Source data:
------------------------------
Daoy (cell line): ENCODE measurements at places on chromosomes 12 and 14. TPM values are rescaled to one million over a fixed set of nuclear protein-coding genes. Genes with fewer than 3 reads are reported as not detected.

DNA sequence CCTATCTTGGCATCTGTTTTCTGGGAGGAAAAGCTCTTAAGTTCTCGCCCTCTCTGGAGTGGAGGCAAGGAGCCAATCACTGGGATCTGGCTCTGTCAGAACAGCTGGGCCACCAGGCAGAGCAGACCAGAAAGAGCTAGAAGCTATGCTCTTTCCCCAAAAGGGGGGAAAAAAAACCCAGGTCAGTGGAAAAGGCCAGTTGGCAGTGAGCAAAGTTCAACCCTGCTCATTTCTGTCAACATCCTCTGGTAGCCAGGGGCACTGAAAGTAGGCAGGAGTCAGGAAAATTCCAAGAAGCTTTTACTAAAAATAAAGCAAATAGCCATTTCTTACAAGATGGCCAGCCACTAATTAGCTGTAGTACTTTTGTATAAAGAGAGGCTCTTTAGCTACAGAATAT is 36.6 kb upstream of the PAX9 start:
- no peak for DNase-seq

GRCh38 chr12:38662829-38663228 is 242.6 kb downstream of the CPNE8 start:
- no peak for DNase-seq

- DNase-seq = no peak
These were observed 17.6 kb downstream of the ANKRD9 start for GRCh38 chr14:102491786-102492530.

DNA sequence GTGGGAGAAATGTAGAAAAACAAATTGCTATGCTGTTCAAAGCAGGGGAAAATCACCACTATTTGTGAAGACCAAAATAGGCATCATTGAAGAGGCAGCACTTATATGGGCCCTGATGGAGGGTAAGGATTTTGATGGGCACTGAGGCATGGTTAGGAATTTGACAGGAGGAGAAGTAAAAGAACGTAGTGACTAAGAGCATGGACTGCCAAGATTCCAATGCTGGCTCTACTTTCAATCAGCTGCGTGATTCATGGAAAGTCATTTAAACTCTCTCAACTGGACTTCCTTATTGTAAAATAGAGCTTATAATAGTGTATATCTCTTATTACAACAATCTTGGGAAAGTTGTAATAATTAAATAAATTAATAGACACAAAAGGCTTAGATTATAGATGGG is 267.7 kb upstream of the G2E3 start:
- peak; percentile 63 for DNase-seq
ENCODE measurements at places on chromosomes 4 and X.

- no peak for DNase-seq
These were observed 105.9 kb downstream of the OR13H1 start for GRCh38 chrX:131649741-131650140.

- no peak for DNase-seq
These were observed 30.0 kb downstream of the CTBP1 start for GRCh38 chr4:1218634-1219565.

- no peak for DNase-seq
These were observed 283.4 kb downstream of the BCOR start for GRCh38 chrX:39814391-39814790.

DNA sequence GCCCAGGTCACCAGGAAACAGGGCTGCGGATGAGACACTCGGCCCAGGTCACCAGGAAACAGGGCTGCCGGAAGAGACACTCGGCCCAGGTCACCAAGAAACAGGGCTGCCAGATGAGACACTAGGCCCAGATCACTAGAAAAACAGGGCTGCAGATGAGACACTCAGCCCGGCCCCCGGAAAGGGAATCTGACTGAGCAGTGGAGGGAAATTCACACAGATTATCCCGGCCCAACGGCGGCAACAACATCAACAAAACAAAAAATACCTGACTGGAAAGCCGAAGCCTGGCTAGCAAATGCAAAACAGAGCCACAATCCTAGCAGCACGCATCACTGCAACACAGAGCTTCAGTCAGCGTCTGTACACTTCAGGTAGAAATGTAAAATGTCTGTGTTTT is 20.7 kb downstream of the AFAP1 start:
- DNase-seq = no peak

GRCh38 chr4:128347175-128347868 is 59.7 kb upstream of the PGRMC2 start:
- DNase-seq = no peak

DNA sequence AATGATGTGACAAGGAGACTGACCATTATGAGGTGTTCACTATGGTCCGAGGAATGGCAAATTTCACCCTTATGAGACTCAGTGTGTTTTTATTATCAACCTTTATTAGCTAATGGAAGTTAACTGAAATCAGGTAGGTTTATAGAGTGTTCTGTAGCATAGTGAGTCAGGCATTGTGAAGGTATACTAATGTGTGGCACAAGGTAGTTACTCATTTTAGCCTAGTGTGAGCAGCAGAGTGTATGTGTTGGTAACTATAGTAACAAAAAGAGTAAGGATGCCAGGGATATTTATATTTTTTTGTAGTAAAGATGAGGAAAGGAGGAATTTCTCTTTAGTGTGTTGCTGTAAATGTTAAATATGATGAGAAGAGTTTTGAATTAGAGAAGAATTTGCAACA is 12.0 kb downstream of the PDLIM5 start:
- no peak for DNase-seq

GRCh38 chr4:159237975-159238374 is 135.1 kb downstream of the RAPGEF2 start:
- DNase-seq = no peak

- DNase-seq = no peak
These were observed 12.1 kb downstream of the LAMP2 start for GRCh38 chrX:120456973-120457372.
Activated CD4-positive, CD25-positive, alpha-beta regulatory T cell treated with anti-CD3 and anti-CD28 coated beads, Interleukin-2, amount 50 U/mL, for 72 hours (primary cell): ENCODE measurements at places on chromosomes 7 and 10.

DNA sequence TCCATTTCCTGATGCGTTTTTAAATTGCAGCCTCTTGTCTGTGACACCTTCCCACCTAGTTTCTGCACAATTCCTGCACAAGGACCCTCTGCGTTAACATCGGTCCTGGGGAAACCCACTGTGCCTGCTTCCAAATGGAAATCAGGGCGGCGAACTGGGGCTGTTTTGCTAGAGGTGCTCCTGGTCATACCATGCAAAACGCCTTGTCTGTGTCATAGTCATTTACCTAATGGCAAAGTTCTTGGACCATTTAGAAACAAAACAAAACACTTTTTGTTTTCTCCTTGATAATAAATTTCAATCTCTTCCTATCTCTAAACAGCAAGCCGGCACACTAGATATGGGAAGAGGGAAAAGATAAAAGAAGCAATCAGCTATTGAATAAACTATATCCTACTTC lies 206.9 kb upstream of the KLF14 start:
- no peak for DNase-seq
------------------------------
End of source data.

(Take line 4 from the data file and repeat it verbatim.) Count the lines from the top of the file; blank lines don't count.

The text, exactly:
GRCh38 chr12:38662829-38663228 is 242.6 kb downstream of the CPNE8 start: